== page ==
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DoD hacker jailed for 21 months

TK worm suspect taken down

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A US hacker convicted of infecting Department of Defense with a computer worm was last week sentenced to 21 months imprisonment.

Raymond Paul Steigerwalt, a 21 year-old Indiana resident and former member of the Thr34t Krew hacking group, was also ordered to pay $12,000 to the DoD in compensation for the damage he'd caused at a hearing before the US District Court in Alexandria.

Steigerwalt pleaded to a charge of conspiracy to commit fraud over his hacking activities along with a separate charge over possession of child pornography at an earlier hearing in January 2005. Between October 2002 to March 2003 Steigerwalt was a member of the Thr34t Krew, a hacking group blamed by prosecutors for the creation of the TK worm.

The worm exploited well-known vulnerabilities in Microsoft's IIS Web Server to spread across the Internet and install backdoors under the control of hackers onto infected systems. At least two computers belonging to the Department of Defense were infected and damaged by the worm.

The TK worm enabled infected computers to be controlled over an IRC channel. A variety of actions, from scanning other computers for vulnerabilities to starting DDoS attacks on other computers and Web sites, could be initiated from infected hosts.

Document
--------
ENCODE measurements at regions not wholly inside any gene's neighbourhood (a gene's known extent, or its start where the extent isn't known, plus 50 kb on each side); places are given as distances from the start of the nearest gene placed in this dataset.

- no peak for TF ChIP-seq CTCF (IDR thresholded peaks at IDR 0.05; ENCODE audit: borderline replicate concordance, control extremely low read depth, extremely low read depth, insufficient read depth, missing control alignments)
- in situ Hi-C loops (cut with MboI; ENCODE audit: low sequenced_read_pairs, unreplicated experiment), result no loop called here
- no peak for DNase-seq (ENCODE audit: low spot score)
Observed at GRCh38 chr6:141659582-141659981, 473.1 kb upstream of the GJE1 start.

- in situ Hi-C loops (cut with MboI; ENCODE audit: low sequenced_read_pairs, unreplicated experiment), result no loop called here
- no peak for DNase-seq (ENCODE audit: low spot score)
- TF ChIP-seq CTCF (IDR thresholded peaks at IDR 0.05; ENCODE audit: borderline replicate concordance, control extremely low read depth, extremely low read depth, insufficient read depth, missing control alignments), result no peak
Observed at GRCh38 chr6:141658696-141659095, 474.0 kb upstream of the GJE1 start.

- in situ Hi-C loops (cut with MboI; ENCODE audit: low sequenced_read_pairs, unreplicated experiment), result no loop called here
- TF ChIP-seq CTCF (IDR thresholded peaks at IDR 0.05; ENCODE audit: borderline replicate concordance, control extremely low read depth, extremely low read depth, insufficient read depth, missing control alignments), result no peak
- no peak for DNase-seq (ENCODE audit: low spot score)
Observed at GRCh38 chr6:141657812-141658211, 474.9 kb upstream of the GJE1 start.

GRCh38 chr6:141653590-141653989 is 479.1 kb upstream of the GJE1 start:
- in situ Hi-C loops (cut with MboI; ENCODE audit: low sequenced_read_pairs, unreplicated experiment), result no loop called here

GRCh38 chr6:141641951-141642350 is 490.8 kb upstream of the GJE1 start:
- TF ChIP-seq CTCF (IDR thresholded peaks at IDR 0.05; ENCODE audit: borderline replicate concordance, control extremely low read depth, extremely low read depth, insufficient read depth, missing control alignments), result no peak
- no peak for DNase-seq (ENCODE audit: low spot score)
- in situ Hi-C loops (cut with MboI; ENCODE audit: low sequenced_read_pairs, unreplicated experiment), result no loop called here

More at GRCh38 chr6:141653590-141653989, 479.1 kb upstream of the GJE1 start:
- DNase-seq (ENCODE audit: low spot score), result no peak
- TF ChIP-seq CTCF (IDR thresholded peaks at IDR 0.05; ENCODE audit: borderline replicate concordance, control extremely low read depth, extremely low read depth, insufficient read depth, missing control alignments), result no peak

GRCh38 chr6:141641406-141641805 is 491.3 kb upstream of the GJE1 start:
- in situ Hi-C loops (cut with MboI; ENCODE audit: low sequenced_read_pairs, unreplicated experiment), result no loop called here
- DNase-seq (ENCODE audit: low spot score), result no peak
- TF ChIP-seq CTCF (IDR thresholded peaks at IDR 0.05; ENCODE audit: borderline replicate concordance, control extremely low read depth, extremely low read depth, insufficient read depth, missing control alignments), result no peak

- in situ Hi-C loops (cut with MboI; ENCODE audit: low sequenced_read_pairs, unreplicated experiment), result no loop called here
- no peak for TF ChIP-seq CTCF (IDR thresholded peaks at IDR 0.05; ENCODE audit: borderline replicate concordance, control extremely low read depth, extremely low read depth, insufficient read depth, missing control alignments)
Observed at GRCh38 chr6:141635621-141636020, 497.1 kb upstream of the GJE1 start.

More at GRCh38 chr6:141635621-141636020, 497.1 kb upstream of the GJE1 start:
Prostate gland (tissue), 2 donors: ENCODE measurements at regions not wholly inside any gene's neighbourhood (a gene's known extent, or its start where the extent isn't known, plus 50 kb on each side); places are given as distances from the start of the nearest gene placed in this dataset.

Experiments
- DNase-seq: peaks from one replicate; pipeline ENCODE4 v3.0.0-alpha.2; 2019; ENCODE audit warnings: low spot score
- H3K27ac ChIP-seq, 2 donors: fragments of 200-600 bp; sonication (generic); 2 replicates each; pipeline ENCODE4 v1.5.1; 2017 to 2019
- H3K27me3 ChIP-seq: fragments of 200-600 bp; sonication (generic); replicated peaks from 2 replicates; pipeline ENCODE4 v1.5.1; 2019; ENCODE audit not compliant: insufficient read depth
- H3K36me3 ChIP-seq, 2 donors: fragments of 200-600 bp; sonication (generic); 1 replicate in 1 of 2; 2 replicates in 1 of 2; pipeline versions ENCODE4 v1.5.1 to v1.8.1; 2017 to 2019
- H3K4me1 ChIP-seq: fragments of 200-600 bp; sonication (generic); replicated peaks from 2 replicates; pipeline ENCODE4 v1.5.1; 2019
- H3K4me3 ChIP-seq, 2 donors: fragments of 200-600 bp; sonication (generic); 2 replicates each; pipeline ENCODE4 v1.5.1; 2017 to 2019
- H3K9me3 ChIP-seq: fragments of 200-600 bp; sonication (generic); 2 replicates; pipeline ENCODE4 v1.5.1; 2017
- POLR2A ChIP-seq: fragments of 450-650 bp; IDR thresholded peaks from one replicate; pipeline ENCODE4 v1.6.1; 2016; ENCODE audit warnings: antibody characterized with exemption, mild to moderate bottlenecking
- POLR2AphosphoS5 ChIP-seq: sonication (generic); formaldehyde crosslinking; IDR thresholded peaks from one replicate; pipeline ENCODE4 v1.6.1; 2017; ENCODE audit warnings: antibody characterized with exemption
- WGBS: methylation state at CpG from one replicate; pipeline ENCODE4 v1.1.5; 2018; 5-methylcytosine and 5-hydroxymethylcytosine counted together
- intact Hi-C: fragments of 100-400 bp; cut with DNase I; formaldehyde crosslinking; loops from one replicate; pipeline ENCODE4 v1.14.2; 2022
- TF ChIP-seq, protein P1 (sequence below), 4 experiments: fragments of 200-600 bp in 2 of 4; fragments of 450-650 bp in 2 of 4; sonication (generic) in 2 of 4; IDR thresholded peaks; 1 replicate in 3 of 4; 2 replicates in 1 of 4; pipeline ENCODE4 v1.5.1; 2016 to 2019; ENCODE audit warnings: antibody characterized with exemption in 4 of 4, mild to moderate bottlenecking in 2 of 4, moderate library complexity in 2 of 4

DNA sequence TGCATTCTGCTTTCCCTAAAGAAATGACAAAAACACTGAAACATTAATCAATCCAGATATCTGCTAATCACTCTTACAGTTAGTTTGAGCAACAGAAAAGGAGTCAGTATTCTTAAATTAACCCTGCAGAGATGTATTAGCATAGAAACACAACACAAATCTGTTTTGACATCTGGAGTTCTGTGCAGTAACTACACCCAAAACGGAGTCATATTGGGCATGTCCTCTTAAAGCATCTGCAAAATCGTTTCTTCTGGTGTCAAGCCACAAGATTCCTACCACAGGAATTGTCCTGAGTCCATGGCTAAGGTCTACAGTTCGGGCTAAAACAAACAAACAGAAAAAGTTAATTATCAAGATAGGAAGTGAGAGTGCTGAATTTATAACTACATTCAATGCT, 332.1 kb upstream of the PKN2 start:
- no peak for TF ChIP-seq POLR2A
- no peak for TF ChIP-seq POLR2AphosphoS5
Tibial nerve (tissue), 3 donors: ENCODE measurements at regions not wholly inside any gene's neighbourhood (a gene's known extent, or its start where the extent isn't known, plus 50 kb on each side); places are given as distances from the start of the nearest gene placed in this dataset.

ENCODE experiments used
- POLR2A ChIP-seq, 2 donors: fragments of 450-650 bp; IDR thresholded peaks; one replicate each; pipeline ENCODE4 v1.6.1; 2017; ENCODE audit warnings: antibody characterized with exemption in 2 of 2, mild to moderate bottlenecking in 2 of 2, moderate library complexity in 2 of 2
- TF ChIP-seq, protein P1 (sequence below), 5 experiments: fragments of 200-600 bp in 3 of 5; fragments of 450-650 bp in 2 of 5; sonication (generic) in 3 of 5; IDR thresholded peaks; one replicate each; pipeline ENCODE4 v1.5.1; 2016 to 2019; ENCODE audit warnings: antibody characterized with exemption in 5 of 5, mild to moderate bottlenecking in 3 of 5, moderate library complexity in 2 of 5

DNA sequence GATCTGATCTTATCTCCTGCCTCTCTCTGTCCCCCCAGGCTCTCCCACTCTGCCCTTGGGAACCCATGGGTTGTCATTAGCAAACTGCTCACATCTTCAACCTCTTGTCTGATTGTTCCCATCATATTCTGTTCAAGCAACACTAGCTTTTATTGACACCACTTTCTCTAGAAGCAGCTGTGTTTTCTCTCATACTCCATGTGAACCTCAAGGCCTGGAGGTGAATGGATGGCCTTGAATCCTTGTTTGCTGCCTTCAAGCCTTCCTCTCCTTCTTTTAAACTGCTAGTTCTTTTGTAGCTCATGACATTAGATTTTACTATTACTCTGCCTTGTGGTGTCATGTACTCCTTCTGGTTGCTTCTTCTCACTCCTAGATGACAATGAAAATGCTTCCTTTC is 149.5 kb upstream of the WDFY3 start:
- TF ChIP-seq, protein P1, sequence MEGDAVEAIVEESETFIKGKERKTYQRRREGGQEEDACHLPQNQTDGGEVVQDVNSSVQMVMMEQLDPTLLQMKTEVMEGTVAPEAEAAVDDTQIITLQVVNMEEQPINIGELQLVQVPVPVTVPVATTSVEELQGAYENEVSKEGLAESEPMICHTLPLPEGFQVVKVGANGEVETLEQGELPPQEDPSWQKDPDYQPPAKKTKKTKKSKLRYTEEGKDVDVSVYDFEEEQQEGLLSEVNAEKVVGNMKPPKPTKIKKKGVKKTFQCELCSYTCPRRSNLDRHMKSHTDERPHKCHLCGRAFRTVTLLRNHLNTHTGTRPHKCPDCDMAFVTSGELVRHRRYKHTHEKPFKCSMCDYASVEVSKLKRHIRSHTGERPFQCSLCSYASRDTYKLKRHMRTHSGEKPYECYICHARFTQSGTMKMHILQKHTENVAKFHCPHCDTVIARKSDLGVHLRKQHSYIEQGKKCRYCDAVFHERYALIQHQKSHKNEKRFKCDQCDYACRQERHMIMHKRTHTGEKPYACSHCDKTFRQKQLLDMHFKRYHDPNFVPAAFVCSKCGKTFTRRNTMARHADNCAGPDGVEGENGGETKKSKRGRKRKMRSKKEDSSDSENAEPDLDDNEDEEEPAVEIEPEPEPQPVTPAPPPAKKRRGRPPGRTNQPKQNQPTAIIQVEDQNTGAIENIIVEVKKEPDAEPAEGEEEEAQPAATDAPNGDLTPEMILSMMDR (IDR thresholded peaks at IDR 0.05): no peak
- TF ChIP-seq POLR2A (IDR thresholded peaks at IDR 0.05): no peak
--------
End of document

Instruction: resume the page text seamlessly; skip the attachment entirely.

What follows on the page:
The worm caused disruption and damage to computer systems in the UK and elsewhere estimated at £5.5m, according to estimates from the UK's National High Tech Crime Unit that accompanied the September 2003 arrest of two UK men suspected of membership of the Thr34t Krew. Jordan Bradley, of Bates Avenue, Darlington, and Andrew Harvey, of Scardale Way, Durham, have since both pleaded guilty to computer crime offences. Both are yet to be sentenced. ®

Related stories

Network worm uses weak Windows passwords
US and UK arrests in computer worm probe
UK police release TK worm suspects
Two Brits charged with releasing TK worm

Related links

DoJ statement on Steigerwalt case (PDF)

Secure remote control for conventional and virtual desktops

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